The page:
After spending 15 months living in Japan a few years back, I left thinking that the West was doomed. Unlike the eikaiwa teachers I worked with, the Japanese people I befriended worked HARD. Some slept for only 3 hours a night on average between multiple jobs, and still hit the izakayas and karaoke joints in their free time. The Japanese staff in our "school" worked longer hours for less money than us. Japan has cooler consumer goods, more selection, and what looked to me like a more ravenous appetite to buy the latest, coolest, most expensive/fancy new toy/handbag.

I guess it speaks to my ignorance of economics that I still can't understand why Japan doesn't own us yet. I hope it isn't as bad as I've been reading in this thread, because people in Japan need to sleep, too. Gambatte, nihon!
posted by Hoopo at 7:34 PM on February 28, 2009


Similar story in the US in today's New York Times. No change in accommodation as yet, though, nor in marital status.

Was watching the CNN clip once again, and it just struck me: I _did_ see an ad for a 'space for bed' going for about S$10 a day, somewhere in central Singapore. I'm now hoping that was some colourful Singlish expression and not, say, actual netrooms for rent. Coz that would suck immensely; not only would it mean that netrooms are making an entrance in Singapore, it would also mean that they're vastly expensive: used to share a condo with two other folks way back in 2003 for S$1100 per month, or about $350 for me, only slightly more expensive than the S$300 a 'space for bed' would cost.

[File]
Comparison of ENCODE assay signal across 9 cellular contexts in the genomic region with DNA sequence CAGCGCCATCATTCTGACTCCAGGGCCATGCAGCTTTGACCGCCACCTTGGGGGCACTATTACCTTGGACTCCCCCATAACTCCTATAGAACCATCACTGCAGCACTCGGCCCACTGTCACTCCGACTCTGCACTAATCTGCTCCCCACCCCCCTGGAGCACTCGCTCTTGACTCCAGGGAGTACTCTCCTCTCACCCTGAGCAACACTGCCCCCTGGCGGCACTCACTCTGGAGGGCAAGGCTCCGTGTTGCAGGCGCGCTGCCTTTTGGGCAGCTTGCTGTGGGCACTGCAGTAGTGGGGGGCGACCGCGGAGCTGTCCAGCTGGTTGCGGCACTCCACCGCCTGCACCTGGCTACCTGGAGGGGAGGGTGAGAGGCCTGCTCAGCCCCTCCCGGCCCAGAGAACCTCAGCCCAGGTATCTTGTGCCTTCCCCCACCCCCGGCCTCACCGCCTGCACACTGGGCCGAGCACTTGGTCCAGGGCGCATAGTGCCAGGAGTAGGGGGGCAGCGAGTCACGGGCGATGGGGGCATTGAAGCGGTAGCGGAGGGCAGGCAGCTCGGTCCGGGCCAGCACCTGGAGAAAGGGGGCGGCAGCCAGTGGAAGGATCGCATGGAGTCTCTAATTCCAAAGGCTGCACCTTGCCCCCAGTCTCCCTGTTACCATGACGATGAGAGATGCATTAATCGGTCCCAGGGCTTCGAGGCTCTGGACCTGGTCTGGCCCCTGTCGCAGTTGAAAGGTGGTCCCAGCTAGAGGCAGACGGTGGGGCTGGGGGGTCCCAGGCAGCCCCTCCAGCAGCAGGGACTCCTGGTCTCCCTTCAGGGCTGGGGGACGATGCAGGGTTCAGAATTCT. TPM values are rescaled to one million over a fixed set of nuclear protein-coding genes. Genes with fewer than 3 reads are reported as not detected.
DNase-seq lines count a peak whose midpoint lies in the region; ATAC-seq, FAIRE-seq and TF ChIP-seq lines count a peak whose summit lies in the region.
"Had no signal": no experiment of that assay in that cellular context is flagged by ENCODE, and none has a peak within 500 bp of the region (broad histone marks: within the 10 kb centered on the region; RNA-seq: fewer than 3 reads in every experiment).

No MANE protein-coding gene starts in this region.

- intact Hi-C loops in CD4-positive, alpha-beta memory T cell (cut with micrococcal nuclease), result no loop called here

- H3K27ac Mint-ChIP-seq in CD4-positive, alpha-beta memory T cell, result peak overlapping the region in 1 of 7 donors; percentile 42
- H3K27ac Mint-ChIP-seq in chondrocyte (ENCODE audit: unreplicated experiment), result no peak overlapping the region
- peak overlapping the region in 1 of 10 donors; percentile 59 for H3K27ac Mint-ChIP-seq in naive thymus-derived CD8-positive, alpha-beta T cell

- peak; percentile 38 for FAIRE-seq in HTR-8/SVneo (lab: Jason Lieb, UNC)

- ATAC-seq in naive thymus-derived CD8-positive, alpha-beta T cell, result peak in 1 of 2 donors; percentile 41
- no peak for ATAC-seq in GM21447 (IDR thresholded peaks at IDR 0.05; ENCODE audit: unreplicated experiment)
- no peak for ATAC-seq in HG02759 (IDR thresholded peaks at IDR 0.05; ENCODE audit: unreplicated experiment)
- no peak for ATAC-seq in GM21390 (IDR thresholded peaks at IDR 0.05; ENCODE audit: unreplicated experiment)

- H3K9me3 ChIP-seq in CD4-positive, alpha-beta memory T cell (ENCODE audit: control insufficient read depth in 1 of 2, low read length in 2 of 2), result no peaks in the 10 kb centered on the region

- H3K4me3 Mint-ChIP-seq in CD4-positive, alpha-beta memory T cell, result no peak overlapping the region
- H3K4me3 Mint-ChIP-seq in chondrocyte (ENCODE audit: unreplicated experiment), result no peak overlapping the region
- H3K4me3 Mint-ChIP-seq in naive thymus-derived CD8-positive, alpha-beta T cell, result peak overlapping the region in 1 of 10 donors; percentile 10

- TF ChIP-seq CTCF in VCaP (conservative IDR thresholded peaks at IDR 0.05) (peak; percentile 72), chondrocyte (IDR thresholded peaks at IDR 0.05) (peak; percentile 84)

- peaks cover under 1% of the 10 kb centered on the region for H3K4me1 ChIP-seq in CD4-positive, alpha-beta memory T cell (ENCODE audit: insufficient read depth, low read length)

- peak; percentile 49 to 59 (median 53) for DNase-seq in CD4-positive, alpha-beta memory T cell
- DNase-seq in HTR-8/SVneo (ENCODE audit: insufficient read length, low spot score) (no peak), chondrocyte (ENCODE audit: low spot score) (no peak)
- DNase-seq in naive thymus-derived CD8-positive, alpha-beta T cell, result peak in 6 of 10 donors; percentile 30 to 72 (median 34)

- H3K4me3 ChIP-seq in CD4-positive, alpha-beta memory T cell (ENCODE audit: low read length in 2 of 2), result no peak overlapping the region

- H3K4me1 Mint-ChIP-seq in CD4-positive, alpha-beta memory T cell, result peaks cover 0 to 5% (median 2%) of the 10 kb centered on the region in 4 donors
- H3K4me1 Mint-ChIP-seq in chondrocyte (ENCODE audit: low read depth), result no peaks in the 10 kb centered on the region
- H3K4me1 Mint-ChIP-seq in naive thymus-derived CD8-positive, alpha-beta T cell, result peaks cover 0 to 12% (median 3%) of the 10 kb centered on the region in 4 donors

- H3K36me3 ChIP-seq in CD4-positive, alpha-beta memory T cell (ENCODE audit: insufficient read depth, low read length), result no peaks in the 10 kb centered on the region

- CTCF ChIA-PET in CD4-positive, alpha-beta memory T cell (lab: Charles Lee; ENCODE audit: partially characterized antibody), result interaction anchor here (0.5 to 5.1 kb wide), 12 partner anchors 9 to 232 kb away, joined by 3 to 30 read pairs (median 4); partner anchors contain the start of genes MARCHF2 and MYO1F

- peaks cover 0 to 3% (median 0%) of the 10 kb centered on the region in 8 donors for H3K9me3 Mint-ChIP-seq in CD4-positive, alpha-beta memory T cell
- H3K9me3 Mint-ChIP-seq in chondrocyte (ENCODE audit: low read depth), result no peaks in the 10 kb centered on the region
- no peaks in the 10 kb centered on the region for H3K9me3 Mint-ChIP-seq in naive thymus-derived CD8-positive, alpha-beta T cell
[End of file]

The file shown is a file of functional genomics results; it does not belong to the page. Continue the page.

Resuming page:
posted by the cydonian at 12:24 AM on March 1, 2009


Hey I live in a 3-bedroom place 30 minutes from Tokyo, my mortgage is only about $700 a month, and I get 1gig Fiber for only 1000 yen a month; there's already three people living here but maybe I should rent out the extra space to another 10?
posted by donkeymon at 5:07 AM on March 1, 2009


Have any body seen "Slumdog "Millionaire"? There are millions of people in this world living without even having a permanent roof over their head. Forget about the size of the "roof".
posted by thinkDifferent at 3:33 PM on March 1, 2009


Japan is so screwed; politically, socially, economically and demographically.

Don't bet on it. Japan has existed, more or less, as a unified, homogeneous polity for more than 1500 years (we're unsure what was happening in Western Europe at that time, for example), which indicates surprising cultural resiliency.

Think of all the change Japan has encountered in just the past 150 years: renewed European contact (Perry), resisting European colonialism (Russo-Japanese War), utter defeat and occupation as the result of mechanized total war (WWII). And, while the Japanese "economic miracle" was largely financed by the Korean and Vietnam wars, it's nothing short of astonishing how the country was able to rebuild and reinvent itself in just 25 years.

Usually it takes the Japanese a while to get their shit together, but when they do they act decisively and successfully.

Despite what the Western media says about the coming demise of the LDP, I don't think decisive change is at hand. The Democratic Party may form a government, but nothing will change. But, perhaps another five years from now we'll start to see some sort of positive change.
posted by KokuRyu at 7:27 PM on March 1, 2009


And let's not forget how divinely-powered winds smacked down 75% of Kublai Khan's army on its way to Japan, where they were ultimately defeated.

Susanoo - the wrong god to screw with.
posted by Marisa Stole the Precious Thing at 8:34 PM on March 1, 2009